6 Signs from Childhood You’re a Born Entrepreneur

By Larry Alton,
business.com writer
Oct 29, 2014
Image Credit: Monkeybusinessimages / Getty Images

Maybe those dreams of becoming an astronaut or rocket scientist didn’t come true, but many successful business people exhibited signs of the entrepreneurial spirit early in life. At the time, you and your parents might not have picked up on them, but looking back it’s clear: you’re a born entrepreneur and you have been since you were a little one. 

Here are a few signs that you have always had innate talents to owning a successful business, how to spot signs in your own kids, and how you can nurture them. If your kids are displaying opposite attributes—not to worry, some of the world's most successful entrepreneurs were high school dropouts.

Related Article: 10 Great Pieces of Entrepreneurial Advice From 2014 

1. You never had to be reminded about your homework

Procrastination and entrepreneurship are like oil and water, but if you were the kid who always buckled down to get that science project done in advance, you had the makings of a small business owner. For you, time management was never an issue and you didn’t thrive with a looming deadline. If you spot this in your own children, they’ll likely continue along this positive path—but the occasional acknowledgement of their time management prowess won’t hurt.

2. You loved group work

You were the natural leader in any group work project, had a knack for matching everyone’s strongest skills with the tasks at hand, and to this day you get a rush when putting together the dream team. If you notice your child takes the lead with group projects, applaud their initiative but also look for signs of “bad leadership.” Nobody is a perfect born leader and things like micromanagement are better addressed early on.

Related ArticleHow to Be An Entrepreneur Without Becoming A Jerk

3. You were always picked first at gym

This doesn’t mean that a total non-athlete who was always picked last won’t or can’t be a great entrepreneur. However, if you had a variety of skills including athleticism and others recognized it, it means you naturally stand out from the crowd.

Many successful entrepreneurs have a slew of diverse passion projects. The better you are at a number of things, the better your odds of manning a successful business. If you notice this about your child, feel proud but also make sure to teach them humility and modesty.

4. You never took the easy route

Even if you could choose to take electives that were “easy” for you in high school, you mixed it up. You wanted to learn about accounting, woodworking and dance all at the same time. Entrepreneurs force themselves to learn about diverse things and not just rely on their strengths. If you see that your child’s schedule looks like a hodgepodge mess with no real core, that’s a good thing. Check out what other electives are offered and talk to them about how they’ll shake things up even more next term.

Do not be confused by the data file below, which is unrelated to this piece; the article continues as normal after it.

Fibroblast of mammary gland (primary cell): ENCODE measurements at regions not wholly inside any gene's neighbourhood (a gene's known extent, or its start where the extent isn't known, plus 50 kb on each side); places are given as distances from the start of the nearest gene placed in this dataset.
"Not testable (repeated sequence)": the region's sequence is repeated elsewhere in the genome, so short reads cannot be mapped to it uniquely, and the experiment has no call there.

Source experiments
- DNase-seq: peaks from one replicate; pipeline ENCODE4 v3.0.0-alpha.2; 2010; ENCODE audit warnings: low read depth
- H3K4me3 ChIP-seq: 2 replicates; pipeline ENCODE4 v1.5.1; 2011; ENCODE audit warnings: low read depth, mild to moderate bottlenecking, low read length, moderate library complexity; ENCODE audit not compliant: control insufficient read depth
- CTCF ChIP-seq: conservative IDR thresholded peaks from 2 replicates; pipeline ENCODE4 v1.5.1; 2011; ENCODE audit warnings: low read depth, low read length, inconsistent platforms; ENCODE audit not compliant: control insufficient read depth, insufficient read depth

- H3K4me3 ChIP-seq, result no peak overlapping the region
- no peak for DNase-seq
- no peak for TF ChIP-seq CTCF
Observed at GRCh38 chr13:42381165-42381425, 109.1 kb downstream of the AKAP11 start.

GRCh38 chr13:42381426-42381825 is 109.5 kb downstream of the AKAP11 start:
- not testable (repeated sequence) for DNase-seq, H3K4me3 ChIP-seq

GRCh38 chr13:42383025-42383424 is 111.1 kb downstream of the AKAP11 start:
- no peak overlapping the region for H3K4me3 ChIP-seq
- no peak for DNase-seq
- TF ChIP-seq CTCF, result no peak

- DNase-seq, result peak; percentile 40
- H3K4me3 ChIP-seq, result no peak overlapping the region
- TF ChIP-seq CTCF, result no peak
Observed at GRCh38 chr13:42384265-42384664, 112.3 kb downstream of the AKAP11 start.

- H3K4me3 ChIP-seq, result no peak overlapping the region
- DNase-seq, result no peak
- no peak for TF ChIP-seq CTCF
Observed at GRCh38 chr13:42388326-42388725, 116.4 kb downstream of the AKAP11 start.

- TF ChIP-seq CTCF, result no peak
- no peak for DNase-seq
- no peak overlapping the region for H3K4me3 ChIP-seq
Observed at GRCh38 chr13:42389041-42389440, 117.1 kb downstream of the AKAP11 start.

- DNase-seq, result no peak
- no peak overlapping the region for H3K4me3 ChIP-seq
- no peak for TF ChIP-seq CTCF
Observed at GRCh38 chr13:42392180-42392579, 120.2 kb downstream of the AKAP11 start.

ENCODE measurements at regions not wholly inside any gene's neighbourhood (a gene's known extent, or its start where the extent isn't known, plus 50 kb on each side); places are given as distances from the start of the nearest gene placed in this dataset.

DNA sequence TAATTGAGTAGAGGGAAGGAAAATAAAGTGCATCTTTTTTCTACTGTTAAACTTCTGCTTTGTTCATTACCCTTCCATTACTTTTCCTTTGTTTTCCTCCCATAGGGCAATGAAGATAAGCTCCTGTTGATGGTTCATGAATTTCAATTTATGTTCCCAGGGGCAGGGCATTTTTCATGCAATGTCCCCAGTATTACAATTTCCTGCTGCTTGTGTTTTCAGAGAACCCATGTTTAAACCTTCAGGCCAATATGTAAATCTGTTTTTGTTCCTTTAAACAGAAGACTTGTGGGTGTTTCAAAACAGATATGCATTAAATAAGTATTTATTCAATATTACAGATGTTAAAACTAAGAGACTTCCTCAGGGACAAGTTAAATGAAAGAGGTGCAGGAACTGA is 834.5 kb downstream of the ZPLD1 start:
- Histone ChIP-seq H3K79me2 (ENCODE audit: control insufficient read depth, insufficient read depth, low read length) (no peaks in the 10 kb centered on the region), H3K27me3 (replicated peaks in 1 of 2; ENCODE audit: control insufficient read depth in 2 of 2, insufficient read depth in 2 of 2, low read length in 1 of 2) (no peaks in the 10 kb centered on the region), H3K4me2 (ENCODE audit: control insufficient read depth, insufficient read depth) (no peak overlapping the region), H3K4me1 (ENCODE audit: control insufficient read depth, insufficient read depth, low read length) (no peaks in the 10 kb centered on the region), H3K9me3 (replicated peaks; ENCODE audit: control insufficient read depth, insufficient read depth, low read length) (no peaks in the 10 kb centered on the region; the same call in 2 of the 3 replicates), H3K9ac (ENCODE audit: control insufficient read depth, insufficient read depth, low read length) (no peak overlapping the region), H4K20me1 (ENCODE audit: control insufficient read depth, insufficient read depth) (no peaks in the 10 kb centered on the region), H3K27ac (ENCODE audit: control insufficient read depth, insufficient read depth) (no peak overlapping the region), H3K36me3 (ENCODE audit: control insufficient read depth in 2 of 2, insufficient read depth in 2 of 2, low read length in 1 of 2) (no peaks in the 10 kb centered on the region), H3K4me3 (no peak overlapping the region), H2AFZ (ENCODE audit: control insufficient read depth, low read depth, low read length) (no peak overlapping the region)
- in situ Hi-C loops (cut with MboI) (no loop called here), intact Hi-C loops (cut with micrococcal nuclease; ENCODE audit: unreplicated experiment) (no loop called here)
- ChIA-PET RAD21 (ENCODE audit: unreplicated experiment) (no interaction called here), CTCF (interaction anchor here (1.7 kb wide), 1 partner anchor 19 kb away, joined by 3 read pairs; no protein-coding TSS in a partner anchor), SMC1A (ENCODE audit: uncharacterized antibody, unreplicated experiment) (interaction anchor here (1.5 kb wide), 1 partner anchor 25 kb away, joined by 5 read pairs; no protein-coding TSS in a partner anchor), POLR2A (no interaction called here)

5. You knew when to call it quits

Some children keep taking saxophone lessons for years because they don’t want to disappoint their teacher, parents or whoever else they think it’s important to. However, if you decided to speak your mind and tell your parents you’re no longer interested (after giving it a fair shot), that bodes well for an entrepreneurial future. If your own children sample things instead of picking something and sticking with it no matter what, respect their decision.

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6. You always had your nose buried in a book

Not all entrepreneurs and leaders are naturally outgoing—some of the best business owners are bookish, reserved or introverted. If you were quiet but studious, curious and talented in other realms, you can turn that into a great entrepreneurial foundation (especially in the digital age). Don’t force your own child to feel like they need to change their personality to be successful or liked.

Larry Alton is a professional blogger, writer and researcher who contributes to a number of reputable online media outlets and news sources. A graduate of Des Moines University, he still lives in Iowa as a full-time freelance writer and avid news hound. Currently, Larry writes for Inquisitr.com, SocialMediaWeek.org, Tech.co, and SiteProNews.com among others. In addition to journalism, technical writing and in-depth research, he’s also active in his community and spends weekends volunteering with a local non-profit literacy organization and rock climbing. He pursued his undergraduate degree in English Literature and transitioned to freelance writing full-time upon graduation. The years he spent studying and working the corporate daily grind prepared him well for his work with AGBeat.com, Entrepreneur.com, Mediapost.com and Americanthinker.com. A featured writer with Desk.com, WishPon.com and Experts.AllBusiness.com, he’s positioned himself at the top of the tech writing field and is known for “translating” industry jargon into easily digestible, readable content. Particularly interesting fields for Larry include digital media, thought leadership, any and all things Android and iOS, entrepreneurship and social media. Connect with Larry on Google+ or in the comments section on any of the sites where he’s featured.
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